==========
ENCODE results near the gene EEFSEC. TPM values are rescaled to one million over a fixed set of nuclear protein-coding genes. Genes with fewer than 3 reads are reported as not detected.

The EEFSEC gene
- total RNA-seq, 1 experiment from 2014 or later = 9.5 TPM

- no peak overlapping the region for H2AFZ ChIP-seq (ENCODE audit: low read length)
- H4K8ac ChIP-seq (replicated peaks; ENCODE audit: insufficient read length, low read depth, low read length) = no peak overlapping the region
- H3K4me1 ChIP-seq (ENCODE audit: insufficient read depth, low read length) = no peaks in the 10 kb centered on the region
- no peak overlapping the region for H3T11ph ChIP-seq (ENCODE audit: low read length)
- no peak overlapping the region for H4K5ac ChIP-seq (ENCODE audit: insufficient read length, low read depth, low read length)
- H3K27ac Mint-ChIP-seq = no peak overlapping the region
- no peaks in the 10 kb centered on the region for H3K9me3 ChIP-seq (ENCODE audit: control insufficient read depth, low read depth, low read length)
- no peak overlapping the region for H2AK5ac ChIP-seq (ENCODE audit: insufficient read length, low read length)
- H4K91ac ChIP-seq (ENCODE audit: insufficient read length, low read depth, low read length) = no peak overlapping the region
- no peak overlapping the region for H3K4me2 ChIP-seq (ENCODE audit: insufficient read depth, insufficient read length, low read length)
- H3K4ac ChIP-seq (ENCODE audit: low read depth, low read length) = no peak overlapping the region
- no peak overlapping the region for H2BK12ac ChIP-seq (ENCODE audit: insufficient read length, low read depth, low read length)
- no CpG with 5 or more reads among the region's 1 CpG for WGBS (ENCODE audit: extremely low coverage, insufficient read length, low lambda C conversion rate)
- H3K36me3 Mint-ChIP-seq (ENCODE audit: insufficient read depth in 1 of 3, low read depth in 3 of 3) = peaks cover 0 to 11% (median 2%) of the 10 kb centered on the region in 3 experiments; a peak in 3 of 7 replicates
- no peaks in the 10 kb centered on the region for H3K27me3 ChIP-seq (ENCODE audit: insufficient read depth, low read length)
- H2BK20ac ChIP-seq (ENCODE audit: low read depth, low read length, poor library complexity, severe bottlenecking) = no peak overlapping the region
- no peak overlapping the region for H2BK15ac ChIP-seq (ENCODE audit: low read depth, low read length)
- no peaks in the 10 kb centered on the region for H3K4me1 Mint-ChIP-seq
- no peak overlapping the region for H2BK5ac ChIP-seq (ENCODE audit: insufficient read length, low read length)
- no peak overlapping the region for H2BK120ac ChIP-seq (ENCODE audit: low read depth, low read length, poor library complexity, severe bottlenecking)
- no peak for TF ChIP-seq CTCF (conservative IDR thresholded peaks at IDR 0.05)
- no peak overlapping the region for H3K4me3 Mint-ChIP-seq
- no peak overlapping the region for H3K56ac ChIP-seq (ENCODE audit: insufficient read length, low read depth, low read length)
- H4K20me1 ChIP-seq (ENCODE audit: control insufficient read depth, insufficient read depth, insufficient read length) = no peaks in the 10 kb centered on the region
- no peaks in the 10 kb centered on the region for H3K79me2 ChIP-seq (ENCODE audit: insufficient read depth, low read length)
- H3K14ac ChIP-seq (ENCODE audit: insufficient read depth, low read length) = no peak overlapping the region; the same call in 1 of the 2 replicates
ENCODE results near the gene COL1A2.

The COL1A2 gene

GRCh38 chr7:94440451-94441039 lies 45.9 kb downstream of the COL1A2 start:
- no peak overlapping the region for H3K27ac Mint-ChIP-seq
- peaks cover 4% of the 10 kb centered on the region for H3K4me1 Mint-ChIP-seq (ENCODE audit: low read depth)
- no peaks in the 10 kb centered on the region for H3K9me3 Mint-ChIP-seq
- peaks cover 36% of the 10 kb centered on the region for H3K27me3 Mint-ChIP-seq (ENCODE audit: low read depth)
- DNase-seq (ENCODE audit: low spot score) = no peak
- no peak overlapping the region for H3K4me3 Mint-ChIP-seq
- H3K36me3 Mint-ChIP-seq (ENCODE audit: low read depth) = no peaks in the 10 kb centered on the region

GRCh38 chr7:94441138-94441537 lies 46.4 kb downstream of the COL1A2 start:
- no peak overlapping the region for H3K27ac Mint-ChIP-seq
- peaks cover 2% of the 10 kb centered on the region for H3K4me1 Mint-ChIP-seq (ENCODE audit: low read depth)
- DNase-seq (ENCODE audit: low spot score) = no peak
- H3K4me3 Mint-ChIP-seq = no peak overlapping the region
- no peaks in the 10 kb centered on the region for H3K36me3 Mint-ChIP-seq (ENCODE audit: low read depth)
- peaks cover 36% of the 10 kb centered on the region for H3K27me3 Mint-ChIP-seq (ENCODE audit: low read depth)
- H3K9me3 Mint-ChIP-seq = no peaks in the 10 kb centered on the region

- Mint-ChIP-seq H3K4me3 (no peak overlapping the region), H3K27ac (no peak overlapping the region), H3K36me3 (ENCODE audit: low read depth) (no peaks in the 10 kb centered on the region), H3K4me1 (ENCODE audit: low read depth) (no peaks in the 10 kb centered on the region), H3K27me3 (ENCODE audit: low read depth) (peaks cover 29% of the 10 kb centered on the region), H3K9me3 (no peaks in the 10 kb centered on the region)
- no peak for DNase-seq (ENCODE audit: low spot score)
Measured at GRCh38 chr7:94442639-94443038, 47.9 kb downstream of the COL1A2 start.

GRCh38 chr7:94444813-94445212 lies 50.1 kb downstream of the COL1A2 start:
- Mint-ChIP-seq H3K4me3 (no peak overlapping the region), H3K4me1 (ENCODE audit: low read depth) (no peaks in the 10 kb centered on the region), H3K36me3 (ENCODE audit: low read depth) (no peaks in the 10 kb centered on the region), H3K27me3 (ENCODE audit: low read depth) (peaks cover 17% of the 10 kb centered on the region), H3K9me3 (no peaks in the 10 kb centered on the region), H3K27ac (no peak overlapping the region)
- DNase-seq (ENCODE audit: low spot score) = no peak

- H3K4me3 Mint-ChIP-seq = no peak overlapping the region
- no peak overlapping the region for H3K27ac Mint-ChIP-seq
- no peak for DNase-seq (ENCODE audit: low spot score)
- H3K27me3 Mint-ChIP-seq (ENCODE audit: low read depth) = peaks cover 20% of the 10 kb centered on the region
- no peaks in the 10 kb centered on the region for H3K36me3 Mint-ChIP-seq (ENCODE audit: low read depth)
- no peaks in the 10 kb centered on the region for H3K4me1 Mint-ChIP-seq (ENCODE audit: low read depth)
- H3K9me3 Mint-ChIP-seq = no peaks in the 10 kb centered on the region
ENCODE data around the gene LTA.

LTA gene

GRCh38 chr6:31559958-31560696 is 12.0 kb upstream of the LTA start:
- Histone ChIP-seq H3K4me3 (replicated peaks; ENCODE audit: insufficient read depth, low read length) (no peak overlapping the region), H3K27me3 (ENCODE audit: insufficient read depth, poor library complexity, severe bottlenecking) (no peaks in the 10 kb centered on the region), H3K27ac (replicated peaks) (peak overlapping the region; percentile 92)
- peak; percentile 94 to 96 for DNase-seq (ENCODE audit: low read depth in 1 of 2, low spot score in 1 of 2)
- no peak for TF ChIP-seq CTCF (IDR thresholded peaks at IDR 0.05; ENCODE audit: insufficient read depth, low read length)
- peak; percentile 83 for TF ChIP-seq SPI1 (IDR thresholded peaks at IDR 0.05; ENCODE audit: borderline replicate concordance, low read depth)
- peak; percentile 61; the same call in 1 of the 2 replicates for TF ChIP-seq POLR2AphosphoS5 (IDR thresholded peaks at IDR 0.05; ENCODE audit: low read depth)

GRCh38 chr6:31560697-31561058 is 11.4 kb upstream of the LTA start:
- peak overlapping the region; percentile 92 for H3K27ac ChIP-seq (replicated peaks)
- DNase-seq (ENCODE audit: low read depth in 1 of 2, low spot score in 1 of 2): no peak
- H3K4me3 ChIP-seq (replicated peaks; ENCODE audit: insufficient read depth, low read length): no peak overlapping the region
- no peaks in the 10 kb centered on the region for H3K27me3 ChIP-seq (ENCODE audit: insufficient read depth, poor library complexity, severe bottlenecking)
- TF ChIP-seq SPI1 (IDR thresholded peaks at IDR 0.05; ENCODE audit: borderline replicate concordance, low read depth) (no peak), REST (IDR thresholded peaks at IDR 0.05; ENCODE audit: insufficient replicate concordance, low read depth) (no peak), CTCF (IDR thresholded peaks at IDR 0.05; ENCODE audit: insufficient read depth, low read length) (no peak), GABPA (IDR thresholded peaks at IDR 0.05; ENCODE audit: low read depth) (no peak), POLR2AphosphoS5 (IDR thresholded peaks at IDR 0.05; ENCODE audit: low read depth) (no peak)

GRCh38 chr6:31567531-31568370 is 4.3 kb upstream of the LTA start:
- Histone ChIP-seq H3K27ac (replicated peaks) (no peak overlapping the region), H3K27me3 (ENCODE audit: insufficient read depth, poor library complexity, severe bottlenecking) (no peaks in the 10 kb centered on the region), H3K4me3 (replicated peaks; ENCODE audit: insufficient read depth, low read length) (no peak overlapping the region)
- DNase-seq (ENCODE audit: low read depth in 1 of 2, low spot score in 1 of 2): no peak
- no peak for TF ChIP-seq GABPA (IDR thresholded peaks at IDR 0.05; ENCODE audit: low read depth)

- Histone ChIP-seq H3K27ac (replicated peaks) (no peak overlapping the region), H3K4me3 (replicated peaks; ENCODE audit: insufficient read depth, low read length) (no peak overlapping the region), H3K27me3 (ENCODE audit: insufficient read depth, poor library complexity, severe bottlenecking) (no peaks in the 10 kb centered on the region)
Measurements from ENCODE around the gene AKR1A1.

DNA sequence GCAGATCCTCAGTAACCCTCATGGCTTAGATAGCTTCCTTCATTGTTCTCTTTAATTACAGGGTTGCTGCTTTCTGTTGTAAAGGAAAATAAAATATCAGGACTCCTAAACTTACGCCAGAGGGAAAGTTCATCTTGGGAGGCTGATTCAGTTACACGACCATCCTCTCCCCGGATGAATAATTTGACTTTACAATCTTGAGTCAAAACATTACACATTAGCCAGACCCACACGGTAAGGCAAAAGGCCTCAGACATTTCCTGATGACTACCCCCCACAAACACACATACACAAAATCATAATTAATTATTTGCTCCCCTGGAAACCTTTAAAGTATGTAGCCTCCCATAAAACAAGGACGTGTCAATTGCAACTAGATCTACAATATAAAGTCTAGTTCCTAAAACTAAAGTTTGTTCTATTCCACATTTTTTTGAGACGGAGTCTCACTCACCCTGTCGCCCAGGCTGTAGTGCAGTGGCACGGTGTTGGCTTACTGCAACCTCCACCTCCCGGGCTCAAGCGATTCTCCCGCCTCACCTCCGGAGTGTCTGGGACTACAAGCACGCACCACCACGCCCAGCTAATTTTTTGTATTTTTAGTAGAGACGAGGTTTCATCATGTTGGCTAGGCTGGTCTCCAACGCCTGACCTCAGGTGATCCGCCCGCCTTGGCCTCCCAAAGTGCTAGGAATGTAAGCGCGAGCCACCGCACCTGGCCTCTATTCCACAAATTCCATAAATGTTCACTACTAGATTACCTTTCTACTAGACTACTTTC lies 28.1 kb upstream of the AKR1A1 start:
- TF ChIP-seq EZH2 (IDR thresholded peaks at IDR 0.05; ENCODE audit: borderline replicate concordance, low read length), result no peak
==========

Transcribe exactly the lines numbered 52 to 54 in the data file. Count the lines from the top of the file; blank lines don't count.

- Mint-ChIP-seq H3K4me3 (no peak overlapping the region), H3K4me1 (ENCODE audit: low read depth) (no peaks in the 10 kb centered on the region), H3K36me3 (ENCODE audit: low read depth) (no peaks in the 10 kb centered on the region), H3K27me3 (ENCODE audit: low read depth) (peaks cover 17% of the 10 kb centered on the region), H3K9me3 (no peaks in the 10 kb centered on the region), H3K27ac (no peak overlapping the region)
- DNase-seq (ENCODE audit: low spot score) = no peak

- H3K4me3 Mint-ChIP-seq = no peak overlapping the region